You are so entertaining and informative. Not sure about the word visualcy. How about visualtude? 🙂 There was one context where I used a pie chart and thought it worked fairly well…in showing reasons why children were exempted from immunization at Kindergarten enrollment. The slices for “medical” and “religious” reasons were so tiny that the “personal” exemption reason took up the majority of the pie and made a fairly dramatic statement. Not sure I would exchange this pie chart for another graphic.

    • Literacy. Numeracy. Visualcy. It’s a matched set. What’s not to like (other than the difficulty of pronouncing the word)?

      You comment brings up two great points.

      (1) The bigger the effect, the less important the choice of graph. Big effects are easy to see, so the noise imposed by a graphic is not very important. Small effects, however, may be hidden by one type of graph and made obvious by another.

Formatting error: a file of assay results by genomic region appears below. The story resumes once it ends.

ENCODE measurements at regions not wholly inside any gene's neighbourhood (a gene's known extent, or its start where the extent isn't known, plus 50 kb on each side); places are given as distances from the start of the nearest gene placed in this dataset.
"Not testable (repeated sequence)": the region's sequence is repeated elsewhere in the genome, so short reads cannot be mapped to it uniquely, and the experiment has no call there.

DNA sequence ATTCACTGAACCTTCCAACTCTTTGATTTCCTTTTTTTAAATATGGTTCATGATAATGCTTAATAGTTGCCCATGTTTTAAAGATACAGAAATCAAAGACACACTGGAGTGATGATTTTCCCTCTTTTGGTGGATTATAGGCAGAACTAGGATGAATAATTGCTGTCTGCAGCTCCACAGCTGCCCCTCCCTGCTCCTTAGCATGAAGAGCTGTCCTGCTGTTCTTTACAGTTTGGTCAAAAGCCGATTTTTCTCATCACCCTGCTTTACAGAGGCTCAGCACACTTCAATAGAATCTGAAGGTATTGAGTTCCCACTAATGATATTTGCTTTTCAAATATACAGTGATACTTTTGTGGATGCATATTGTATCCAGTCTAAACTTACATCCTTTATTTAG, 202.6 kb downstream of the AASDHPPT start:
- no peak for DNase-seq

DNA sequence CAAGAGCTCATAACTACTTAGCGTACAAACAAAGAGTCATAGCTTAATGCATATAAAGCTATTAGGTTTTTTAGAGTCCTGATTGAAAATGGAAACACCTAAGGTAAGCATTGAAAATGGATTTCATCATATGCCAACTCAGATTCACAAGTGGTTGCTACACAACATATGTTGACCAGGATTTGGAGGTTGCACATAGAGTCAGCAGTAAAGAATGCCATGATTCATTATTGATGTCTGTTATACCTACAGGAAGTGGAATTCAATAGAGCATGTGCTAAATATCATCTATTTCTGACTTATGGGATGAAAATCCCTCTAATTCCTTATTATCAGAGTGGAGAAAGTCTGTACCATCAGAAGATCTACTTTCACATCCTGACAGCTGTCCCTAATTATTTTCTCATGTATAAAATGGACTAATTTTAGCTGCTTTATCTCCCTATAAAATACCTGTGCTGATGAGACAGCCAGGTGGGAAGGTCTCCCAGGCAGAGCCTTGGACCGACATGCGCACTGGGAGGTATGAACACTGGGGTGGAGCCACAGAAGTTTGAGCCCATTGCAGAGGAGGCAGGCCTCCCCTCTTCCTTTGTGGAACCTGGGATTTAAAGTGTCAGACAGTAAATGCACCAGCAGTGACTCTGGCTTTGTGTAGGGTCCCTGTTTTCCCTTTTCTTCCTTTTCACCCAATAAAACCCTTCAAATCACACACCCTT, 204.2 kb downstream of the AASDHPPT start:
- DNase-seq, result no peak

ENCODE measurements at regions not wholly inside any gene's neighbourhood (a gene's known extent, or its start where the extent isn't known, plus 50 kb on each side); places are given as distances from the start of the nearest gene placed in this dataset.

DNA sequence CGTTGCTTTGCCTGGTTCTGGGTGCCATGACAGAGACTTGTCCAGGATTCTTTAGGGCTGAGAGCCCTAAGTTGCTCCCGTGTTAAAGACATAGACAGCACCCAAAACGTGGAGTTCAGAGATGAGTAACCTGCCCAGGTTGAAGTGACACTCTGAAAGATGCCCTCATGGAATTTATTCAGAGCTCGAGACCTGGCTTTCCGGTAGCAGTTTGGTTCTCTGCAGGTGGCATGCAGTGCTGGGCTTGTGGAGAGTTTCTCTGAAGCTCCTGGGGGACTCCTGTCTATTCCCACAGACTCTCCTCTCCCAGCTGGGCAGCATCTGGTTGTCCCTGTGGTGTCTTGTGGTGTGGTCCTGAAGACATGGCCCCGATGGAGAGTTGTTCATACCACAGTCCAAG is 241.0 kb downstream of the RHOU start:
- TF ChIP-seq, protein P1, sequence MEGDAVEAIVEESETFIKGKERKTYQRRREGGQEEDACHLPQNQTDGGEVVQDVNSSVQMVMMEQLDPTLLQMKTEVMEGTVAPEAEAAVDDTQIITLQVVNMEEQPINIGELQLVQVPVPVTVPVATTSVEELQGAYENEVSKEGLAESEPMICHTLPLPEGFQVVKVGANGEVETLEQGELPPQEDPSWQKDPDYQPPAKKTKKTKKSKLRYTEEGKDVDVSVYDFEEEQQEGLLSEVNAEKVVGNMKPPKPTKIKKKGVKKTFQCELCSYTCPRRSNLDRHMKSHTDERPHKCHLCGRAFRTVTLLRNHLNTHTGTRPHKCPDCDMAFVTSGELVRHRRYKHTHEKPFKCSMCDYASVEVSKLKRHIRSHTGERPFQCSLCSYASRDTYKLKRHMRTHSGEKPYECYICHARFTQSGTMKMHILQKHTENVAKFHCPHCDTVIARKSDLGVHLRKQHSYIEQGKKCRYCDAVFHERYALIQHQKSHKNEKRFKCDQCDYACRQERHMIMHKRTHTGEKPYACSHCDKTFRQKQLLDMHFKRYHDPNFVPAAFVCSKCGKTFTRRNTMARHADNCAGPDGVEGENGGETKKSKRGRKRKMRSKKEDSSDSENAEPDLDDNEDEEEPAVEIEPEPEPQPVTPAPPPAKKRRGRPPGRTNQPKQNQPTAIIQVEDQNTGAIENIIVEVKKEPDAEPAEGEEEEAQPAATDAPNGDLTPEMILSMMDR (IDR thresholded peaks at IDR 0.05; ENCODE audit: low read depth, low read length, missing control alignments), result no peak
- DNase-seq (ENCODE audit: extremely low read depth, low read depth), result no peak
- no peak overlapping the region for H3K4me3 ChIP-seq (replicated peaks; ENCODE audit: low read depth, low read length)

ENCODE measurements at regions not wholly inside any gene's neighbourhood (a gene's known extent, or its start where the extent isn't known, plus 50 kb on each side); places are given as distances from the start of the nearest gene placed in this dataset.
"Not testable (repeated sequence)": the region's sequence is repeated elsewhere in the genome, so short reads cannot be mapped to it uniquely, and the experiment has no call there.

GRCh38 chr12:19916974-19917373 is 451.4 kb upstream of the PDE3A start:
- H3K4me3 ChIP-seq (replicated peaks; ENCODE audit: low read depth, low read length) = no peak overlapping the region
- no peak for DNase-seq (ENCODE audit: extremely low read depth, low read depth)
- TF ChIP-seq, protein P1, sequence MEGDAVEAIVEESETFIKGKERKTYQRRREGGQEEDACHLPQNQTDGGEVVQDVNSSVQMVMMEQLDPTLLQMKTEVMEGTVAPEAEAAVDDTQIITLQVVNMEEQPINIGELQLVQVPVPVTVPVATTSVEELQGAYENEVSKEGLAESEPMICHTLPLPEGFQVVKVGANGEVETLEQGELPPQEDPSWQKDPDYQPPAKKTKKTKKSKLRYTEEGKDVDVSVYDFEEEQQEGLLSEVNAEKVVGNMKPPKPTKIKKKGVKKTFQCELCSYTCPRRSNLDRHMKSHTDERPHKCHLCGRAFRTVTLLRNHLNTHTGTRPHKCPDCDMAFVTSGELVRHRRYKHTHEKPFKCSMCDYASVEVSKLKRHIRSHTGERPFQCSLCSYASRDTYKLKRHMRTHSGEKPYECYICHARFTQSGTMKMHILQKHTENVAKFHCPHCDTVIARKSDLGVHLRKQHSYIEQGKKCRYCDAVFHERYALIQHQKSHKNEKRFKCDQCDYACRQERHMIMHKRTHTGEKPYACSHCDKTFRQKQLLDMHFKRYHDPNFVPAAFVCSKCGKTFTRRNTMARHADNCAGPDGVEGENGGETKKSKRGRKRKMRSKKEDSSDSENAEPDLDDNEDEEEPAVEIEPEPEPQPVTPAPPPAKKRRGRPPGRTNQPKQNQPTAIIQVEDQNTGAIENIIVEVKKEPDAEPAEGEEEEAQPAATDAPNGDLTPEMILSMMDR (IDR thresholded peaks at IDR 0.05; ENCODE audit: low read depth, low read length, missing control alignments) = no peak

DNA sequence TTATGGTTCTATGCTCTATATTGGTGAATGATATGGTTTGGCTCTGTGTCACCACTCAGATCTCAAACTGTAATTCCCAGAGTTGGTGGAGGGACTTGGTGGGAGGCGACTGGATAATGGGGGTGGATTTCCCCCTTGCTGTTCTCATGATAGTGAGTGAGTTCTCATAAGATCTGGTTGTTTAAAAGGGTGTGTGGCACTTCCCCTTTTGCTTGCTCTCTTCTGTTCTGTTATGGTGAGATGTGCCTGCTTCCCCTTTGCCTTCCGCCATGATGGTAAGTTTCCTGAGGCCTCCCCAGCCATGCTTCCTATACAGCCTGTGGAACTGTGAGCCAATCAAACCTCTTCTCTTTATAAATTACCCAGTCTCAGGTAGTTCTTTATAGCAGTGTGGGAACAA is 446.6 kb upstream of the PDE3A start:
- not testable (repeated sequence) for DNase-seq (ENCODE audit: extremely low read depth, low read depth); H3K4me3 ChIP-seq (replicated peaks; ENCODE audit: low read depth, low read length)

(2) The best graph is the one that accurately communicates your point to your audience. Unfamiliar but technically superior graphs may, at times, alienate audiences. We need to speak the language of our audience. I am suggesting that it is in our best interest to develop a more effective and commonly understood visual language.

  3. Pingback: My love hate relationship with pie charts. And pie. | actionable data